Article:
Most people are aware that acidic foods can have a weakening effect on tooth enamel, potentially causing an increased number of cavities, enhanced sensitivity and unsightly discolouration. Unfortunately, it’s not just food that can increase oral acidity; acid reflux (also known as gastroesophageal reflux disease, or GERD) also has the potential to cause a number of different dental problems. Read on to find out more about this debilitating condition and how it can be successfully managed.
What is GERD?
Due to the processes involved in digestion, the stomach contains highly acidic secretions that help to release nutrients from food. Normally, these secretions remain safely within the stomach, prevented from entering the oesophagus by the lower oesophageal sphincter. For various reasons, the sphincter can cease to function as it should, allowing highly acidic materials to continuously penetrate through to the more delicate oesophageal tissues and even up into the throat and mouth.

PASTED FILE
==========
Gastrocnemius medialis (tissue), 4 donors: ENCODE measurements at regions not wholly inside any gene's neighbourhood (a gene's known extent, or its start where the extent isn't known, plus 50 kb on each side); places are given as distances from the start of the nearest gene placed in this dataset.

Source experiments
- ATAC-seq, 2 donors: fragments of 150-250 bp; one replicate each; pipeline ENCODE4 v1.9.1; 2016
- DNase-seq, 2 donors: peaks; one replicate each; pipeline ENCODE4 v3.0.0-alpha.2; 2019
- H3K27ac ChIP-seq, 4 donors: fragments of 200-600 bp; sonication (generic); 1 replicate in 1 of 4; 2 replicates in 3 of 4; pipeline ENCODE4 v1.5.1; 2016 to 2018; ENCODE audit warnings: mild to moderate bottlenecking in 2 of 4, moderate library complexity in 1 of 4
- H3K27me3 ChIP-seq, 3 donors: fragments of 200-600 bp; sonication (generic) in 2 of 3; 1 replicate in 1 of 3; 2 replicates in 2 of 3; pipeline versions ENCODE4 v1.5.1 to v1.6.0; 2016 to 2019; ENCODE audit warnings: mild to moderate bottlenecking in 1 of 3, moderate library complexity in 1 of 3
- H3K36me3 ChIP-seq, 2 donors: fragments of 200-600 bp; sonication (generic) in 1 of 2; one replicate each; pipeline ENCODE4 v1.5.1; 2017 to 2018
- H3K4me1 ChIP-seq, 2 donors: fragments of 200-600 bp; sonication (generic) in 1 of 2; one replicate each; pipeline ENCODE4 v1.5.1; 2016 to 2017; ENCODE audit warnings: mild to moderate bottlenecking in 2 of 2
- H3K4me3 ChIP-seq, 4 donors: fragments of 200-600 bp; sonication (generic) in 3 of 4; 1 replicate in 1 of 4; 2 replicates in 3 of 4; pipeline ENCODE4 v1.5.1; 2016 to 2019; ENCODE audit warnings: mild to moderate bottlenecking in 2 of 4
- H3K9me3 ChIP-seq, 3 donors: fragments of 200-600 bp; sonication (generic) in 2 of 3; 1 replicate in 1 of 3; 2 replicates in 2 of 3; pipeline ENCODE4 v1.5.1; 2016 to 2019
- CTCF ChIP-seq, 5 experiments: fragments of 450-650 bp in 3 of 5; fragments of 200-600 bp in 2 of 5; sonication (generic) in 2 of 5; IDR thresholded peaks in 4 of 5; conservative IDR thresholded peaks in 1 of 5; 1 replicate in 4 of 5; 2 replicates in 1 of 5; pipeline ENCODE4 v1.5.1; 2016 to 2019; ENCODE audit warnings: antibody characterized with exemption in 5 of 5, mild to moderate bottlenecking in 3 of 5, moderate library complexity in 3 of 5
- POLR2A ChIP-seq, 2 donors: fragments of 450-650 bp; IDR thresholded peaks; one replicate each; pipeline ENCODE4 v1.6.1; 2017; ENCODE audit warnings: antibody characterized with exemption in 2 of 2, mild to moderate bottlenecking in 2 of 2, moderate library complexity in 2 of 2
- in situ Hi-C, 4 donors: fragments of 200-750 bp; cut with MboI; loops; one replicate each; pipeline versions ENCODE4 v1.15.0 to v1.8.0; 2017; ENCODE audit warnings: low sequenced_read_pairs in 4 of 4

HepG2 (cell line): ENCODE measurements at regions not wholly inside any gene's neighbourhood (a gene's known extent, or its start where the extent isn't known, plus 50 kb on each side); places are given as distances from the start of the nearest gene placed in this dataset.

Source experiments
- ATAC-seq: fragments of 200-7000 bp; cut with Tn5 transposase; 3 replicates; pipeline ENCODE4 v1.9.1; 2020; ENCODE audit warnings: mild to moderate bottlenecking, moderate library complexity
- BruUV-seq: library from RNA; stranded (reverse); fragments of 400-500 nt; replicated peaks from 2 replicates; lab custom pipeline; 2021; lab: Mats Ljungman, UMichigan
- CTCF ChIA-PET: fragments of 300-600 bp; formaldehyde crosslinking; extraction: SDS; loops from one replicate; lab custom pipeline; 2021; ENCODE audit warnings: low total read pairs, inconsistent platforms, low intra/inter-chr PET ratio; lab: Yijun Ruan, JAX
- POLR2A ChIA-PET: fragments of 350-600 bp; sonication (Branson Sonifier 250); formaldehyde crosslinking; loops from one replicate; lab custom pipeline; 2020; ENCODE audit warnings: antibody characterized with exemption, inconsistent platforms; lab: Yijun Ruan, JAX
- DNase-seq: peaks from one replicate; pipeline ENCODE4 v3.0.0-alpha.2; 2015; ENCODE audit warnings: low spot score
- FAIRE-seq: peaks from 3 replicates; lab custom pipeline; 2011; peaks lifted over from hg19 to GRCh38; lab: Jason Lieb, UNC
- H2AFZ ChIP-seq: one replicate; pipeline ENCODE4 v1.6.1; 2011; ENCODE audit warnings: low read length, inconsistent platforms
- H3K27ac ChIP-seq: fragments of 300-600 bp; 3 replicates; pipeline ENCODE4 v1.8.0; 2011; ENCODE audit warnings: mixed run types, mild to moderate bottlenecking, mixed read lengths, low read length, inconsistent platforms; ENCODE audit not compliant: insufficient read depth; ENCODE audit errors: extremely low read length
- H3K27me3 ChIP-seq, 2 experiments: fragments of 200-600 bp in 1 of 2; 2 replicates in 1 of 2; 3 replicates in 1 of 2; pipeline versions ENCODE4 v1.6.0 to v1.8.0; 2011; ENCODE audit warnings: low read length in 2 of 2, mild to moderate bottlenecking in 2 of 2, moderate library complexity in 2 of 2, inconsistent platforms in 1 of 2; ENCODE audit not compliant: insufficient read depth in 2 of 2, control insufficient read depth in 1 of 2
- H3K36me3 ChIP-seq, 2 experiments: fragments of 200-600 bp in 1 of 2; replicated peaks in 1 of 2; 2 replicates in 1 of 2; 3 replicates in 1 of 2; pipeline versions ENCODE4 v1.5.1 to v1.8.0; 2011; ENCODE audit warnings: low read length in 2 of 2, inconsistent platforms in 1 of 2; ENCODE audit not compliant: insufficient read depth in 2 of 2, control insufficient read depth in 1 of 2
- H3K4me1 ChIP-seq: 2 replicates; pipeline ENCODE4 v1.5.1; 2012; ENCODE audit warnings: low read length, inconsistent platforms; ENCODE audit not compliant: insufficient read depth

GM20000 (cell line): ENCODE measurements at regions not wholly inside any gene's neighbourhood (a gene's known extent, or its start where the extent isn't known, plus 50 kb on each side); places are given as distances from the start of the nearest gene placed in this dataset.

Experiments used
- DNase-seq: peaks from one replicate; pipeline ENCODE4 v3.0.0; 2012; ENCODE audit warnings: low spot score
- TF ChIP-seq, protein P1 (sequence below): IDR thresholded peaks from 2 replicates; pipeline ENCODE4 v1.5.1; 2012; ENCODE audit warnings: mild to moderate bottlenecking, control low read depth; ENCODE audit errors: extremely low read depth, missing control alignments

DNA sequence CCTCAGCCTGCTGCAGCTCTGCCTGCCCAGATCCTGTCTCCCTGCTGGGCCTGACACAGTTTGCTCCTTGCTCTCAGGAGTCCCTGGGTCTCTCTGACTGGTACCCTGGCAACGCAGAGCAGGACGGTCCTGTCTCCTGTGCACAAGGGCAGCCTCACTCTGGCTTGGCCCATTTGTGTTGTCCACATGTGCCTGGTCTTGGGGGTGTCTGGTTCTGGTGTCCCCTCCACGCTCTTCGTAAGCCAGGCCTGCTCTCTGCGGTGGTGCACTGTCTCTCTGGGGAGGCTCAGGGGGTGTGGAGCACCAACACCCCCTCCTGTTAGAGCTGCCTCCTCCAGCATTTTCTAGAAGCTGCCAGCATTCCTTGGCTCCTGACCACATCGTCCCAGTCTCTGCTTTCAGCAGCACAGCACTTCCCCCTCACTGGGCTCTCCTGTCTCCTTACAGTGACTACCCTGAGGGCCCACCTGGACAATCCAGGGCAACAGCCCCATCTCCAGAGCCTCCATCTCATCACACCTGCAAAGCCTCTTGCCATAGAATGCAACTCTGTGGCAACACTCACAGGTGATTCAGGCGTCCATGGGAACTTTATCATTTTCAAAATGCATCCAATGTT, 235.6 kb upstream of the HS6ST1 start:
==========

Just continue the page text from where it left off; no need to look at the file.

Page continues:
What are the symptoms and complications of GERD?
The main symptoms of GERD are regurgitation, heartburn, indigestion and feeling sick (nausea). If left untreated, GERD can cause a number of unpleasant conditions, including a recurring sore throat, asthma, dental issues and bad breath. Chronic GERD can even be a factor in some forms of oesophageal cancer.
Treatment and prevention
There are a number of different treatments available, including prescription antacid medicines, as well as over-the-counter options. For people who are suffering from GERD due to an underlying problem (for example a hiatus hernia), getting the problem resolved often helps to relieve the condition. Lifestyle changes including weight loss can also help. The dental problems that are precipitated by GERD are frequently resolved through both good dental hygiene and regular dental check-ups. Using treatment options, such as fillings and teeth whitening, dentists are able to minimise the damaging effects that GERD can have.
The serious complications that can occur from untreated GERD mean that prompt diagnosis and treatment are essential. If you think you might be suffering from GERD, visit your GP and don’t forget to inform your dentist so that they can ensure you receive the most appropriate care.